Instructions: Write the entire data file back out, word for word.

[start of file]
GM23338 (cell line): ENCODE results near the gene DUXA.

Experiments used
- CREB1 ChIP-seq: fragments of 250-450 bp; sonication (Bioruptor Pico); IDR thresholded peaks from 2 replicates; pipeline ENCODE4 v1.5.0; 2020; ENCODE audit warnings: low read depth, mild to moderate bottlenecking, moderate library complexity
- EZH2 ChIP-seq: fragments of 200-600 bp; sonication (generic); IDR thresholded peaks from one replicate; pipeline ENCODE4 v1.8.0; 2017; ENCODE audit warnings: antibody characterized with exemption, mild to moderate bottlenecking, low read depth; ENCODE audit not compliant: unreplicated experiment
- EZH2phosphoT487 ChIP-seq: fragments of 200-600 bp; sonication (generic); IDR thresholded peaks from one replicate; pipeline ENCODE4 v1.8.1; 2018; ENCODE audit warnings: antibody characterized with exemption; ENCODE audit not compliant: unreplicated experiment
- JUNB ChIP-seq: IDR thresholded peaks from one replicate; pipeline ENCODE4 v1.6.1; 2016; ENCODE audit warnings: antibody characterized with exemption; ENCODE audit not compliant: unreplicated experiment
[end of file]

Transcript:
GM23338 (cell line): ENCODE results near the gene DUXA.

Experiments used
- CREB1 ChIP-seq: fragments of 250-450 bp; sonication (Bioruptor Pico); IDR thresholded peaks from 2 replicates; pipeline ENCODE4 v1.5.0; 2020; ENCODE audit warnings: low read depth, mild to moderate bottlenecking, moderate library complexity
- EZH2 ChIP-seq: fragments of 200-600 bp; sonication (generic); IDR thresholded peaks from one replicate; pipeline ENCODE4 v1.8.0; 2017; ENCODE audit warnings: antibody characterized with exemption, mild to moderate bottlenecking, low read depth; ENCODE audit not compliant: unreplicated experiment
- EZH2phosphoT487 ChIP-seq: fragments of 200-600 bp; sonication (generic); IDR thresholded peaks from one replicate; pipeline ENCODE4 v1.8.1; 2018; ENCODE audit warnings: antibody characterized with exemption; ENCODE audit not compliant: unreplicated experiment
- JUNB ChIP-seq: IDR thresholded peaks from one replicate; pipeline ENCODE4 v1.6.1; 2016; ENCODE audit warnings: antibody characterized with exemption; ENCODE audit not compliant: unreplicated experiment